The Fake-Pot Industry Is Coming Down From a Three-Year High

For months, Lila Steinhoff wondered what was going on in the middle bay of the peach-colored warehouse across from her home. When the wind came out of the north or northeast, the pungent stench of nail-polish remover wafted from the small commercial site onto her quiet side street in West Palm Beach. And unlike the other 9-to-5 businesses in the warehouse, the middle bay kept its employees working erratic hours.

"People came and went in the night. It had the strange odor," says Steinhoff, a plump 64-year-old with short silver hair and bifocal glasses. "You live and let live in this neighborhood. But it was a concern enough."

At a quarter past 5 p.m. Monday, May 21, a deafening explosion roared over Steinhoff's head. The walls of her house expanded and contracted, like they had taken a deep breath and let out a sigh of relief that they were still standing.

Thirty yards away, a fury of fire spewed from the warehouse. The metal garage door of the middle bay blasted off its hinges and soared 75 feet before crashing down on a neighbor's roof. Dense waves of noxious black smoke poured into the late-afternoon sky.

Steinhoff grabbed her phone, called the fire department, and turned on her camera to document the mayhem. Mixed in with the firefighters and police officers was a small unit from the Drug Enforcement Administration working a first-of-its-kind case.

Inside the poorly ventilated space were at least five gallons of acetone — its fumes had fueled the blast — seven industrial cement mixers, and thousands of packets of Mr. Nice Guy herbal incense.

Over the past three years, manufacturers and retailers of so-called herbal incenses have popped up in all 50 states. It quickly became a multibillion-dollar industry built on products that had names like Crazy Eyes, Cowboy Kush, and Skull Killa. Although manufacturers were usually careful to stamp warning labels on the products to avoid liability, users understood that smoking these substances would result in a high because the stuff was soaked with synthetic cannabinoids — man-made chemicals meant to mimic the effects of tetrahydrocannabinol, or THC, the psychoactive component of marijuana.

Until two months ago, many of these herbal incenses remained legal because state and federal lawmakers couldn't keep up with the onslaught of new chemicals being churned out by overseas labs and imported by herbal-incense manufacturers. Whenever the government banned one synthetic cannabinoid, chemists simply tweaked their formulations to concoct new, legal replacements that still got people stoned.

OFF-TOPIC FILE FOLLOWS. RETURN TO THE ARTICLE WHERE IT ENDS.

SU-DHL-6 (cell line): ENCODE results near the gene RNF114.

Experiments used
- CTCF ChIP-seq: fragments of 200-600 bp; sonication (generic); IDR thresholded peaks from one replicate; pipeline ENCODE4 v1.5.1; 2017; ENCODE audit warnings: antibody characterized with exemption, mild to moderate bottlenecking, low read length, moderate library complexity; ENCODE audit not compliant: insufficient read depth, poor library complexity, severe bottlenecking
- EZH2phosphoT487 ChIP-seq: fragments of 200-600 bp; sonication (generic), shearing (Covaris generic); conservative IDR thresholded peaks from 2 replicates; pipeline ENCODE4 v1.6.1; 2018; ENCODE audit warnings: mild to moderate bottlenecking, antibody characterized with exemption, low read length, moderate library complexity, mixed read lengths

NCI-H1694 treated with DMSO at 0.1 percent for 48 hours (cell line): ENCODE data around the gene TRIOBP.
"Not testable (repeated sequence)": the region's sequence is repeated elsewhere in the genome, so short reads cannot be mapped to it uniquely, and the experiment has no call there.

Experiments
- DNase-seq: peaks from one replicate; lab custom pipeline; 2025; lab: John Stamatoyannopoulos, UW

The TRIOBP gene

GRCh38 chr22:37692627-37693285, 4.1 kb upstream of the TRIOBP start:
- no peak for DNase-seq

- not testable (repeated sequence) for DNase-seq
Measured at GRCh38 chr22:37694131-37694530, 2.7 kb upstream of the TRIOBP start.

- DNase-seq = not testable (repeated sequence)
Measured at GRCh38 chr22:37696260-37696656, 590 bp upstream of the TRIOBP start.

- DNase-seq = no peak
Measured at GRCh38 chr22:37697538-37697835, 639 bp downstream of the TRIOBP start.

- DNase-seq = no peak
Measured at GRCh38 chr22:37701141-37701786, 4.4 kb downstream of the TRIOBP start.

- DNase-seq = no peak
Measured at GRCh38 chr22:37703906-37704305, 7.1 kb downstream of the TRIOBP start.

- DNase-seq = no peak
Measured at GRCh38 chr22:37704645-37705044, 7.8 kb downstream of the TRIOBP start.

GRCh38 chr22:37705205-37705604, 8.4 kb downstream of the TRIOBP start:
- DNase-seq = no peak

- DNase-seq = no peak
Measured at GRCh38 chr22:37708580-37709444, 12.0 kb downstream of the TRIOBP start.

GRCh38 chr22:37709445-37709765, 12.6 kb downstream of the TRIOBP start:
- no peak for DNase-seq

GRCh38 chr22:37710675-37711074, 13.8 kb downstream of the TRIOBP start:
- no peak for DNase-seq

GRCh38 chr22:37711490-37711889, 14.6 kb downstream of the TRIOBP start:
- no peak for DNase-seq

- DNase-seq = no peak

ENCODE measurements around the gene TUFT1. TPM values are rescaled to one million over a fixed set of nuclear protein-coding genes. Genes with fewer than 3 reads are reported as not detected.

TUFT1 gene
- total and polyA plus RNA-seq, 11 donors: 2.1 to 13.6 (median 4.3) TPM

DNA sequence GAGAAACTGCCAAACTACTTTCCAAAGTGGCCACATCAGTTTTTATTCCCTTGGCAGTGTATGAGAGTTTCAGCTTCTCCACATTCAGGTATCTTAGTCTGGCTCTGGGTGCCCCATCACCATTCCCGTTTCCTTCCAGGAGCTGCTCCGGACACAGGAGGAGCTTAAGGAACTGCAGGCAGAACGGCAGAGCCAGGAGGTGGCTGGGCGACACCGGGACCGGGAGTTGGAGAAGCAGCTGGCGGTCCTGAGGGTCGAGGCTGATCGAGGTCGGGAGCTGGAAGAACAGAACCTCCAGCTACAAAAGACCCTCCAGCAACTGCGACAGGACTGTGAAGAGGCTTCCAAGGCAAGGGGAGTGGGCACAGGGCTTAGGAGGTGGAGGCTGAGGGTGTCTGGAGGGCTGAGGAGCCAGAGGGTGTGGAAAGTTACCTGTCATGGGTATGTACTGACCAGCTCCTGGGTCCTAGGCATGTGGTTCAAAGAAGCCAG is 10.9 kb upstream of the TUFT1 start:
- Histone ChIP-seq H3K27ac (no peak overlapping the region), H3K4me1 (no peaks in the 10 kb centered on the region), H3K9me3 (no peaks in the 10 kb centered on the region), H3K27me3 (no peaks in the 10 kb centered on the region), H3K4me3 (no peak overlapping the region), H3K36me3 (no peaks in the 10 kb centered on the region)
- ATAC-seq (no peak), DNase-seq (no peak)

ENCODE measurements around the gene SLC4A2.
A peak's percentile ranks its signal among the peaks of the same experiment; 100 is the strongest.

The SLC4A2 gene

Within this dubious industry, Palm Beach's Mr. Nice Guy earned a reputation as one of the best manufacturers. In just a few hours, it could conjure 15,000 ounces of unnatural intoxication, individually bagged and ready to go. The company offered to ship bulk orders across the country and even trademarked its logo, a yellow smiley face with X's for eyes. Stamped on each package was the ubiquitous but disingenuous boilerplate: "Not for Human Consumption."

At the time of the explosion, the DEA had been collecting Mr. Nice Guy packets from around the nation while trying to piece together a case. It was unclear how the smoldering warehouse at the corner of Georgia Avenue and Wilmot Street was going to affect the ongoing investigation. But with enormous profits at stake and customers across the country clamoring for a legal high, it was a safe bet that whoever was at the controls of Mr. Nice Guy had no plans of slowing down.

Dylan Harrison and John Shealy made a unique entrepreneurial duo.

Harrison, a barrel-chested 31-year-old with a snide grin, co-owned Kavasutra. The Lake Worth hangout specialized in drinks made from the root of a kava plant, which is purported to have a relaxing effect.

Shealy, short and stocky, with lots of tattoos and a trim haircut, grew up in South Carolina. His biological father blew town when he was a kid. From age 10, Shealy was raised by his stepfather, a well-off man who's now a vice president at Johnson Controls, a $22 billion corporation that makes batteries and car parts and employs 140,000 people across six continents. At age 19, Shealy moved to Florida to enter alcohol rehab and hasn't had a drink in the past decade, according to court documents. Now 39, Shealy has owned a few businesses himself, including Serenity Spa and Palm Beach Massage, described by one federal prosecutor as "not therapeutic massage businesses."

In December 2010, Shealy and Harrison established Kratom Labs, the front company for Mr. Nice Guy. The two pushed into the herbal-incense industry at the perfect time. Overhead was low, demand was high, the market hadn't been entirely saturated, and there were few if any laws regulating herbal incense.

To set themselves apart and appear professional, Shealy and Harrison took to clever branding: the smiley-face logo on every foil package, a name made famous by the stoner classic Half Baked, and even a marketing poster that read, "The DEA Wants You to Buy Mr. Nice Guy."

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Chris Sweeney